Education for sale: Government reforms allow all educational institutions to compete in global education market, says Government

Janet Downs's picture
“There are few sectors of the UK economy with the capacity to grow and generate export earnings as impressive as education. Our universities, colleges, awarding organisations and schools are recognised globally for their excellence. However, there is more that we can do to take advantage of this powerful reputation, and to seize the opportunities to stay ahead in the global race.”

David Willetts, Universities and Science Minister, 29 July 2013

International students have long studied at UK universities. The Government wants more to come to UK further education colleges and schools.

The Government’s new “Industrial Strategy” for “International Education: Global Growth and Prosperity” refers to the “UK economy” but doesn’t actually apply to all of the UK. The foreword makes it clear: the strategy doesn’t commit the devolved countries - Northern Ireland, Wales and Scotland - to anything. Nevertheless, the strategy is part of the GREAT Britain marketing campaign originally designed to attract visitors to the whole of Britain.

Most of the document applies to higher education. However, schools are included. Like universities, England’s independent sector attracts fee-paying foreign students – 26,000 in 2012/13. The Independent Schools Council (ISC) “believes” these numbers should rise by 3% per annum “in the near future”. Quite how quickly “the near future” will arrive is unclear but when it does the number should increase by 780 pupils in the first year, 803 the next and so on.

Small numbers – but quite a lot of money. The ISC estimates that fee income from international pupils at independent schools was £685m in 2012/13 up from £430 m in 2007/8. However, this is dwarfed by the Government’s £1billion overspend on the academies programme.

The idea that state schools should allow fee-paying* foreign pupils to attend English state schools as part of an “export” drive was described as “toxic” by a Whitehall insider. The Times reported the Department for Education (DfE) thought the suggestion was unwise when school places were in short supply. But the DfE has now welcomed the strategy.

The paper talks of the export potential of “independent schools”. These are traditionally understood to be fee-paying schools but the paper describes the UK (ie English) education sector as one that “consists of independent, autonomous institutions with the confidence and expertise to take decisions and develop strategies for themselves”. It continues:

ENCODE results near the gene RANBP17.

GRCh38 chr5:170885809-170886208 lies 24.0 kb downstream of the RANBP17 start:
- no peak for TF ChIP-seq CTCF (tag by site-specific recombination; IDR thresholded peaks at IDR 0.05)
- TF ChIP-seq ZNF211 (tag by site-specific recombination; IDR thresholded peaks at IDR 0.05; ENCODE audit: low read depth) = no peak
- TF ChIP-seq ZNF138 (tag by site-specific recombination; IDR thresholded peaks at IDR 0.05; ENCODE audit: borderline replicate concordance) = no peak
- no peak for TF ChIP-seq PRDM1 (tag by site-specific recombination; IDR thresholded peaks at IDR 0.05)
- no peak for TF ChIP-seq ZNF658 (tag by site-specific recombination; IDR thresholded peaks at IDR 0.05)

“The Government’s reforms are reinforcing that tradition, opening the market to new providers and encouraging competition. In so doing they are strengthening all institutions’ capacity to compete internationally.”

And to dispel any doubt about the identity of these “new providers” the document says:

“…the Government has strongly encouraged the growth of academies and free schools… This has in turn seen the growth of chains of schools, with the extra resilience that a grouping can bring.”

But these academies are run by charitable trusts, aren’t they? Surely they’re not in business to sell education to those willing to pay?

The document says charities running schools “discharge their obligations willingly and diligently” but their status doesn’t lead to “rapid growth”. They are “conservative in their approach to risk” and are unwilling to contemplate “equity finance”. However, some of these have discovered “ingenious ways to combine profit-making and non profit-making arms.” Perhaps setting up a “vehicle” by which taxpayers’ money can be diverted to pay dividends to shareholders investing in firms that supply services to schools is one such ingenuity.

It appears, then, the DfE thinks including English state schools in the Government’s “Industrial Strategy” is not particularly “toxic” after all.


*Some comments on the thread which discussed the toxicity said the suggestion wasn’t to allow fee-paying foreign pupils into English state schools. It was to allow EU pupils access to free state education as they are entitled to do in EU member states. But the suggestion was part of an “export” strategy which implies selling things not giving them away. This understanding has been strengthened by the Government paper discussed above.

Share on Twitter Share on Facebook

Be notified by email of each new post.

Add new comment

Already a member? Click here to log in before you comment. Or register with us.